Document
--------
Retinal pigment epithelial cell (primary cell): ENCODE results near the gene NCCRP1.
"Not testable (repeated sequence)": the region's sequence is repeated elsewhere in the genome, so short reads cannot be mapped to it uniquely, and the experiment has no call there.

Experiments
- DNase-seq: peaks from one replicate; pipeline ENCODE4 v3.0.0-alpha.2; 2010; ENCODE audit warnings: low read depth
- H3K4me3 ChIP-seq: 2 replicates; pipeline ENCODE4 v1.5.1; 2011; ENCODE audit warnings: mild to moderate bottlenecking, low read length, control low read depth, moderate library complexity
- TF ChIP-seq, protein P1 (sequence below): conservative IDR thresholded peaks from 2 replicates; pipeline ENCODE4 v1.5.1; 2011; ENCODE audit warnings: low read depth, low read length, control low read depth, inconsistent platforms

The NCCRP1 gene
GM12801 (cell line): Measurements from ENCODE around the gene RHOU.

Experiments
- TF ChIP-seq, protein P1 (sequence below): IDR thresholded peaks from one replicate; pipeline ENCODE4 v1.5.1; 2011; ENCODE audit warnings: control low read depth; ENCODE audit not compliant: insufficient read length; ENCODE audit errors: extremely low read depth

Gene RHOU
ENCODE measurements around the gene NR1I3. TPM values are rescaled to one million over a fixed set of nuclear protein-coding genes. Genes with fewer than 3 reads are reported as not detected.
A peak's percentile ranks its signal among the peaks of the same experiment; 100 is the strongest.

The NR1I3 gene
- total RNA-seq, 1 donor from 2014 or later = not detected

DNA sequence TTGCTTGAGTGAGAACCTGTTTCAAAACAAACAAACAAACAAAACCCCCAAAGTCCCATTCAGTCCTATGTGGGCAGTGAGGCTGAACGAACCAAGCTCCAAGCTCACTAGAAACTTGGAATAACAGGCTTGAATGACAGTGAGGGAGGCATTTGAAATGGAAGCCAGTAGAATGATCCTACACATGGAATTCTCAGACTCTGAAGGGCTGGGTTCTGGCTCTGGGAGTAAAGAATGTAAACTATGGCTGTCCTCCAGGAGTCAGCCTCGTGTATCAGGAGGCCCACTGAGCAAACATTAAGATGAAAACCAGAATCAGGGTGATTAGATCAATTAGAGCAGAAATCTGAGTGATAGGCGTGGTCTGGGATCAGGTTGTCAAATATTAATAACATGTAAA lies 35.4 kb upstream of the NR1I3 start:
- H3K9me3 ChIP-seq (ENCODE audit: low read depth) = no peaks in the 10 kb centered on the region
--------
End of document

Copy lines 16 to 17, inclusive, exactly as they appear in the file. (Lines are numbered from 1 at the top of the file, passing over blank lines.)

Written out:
DNA sequence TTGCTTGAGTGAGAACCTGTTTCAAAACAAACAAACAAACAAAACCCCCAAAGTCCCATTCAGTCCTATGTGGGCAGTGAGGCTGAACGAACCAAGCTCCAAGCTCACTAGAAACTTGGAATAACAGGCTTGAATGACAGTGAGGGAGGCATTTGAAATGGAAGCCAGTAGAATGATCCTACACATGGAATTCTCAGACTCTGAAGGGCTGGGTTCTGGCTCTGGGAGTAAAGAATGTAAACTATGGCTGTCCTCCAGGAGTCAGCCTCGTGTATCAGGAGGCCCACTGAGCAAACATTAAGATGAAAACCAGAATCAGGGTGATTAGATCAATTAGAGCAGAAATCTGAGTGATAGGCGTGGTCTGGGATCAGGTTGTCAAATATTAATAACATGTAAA lies 35.4 kb upstream of the NR1I3 start:
- H3K9me3 ChIP-seq (ENCODE audit: low read depth) = no peaks in the 10 kb centered on the region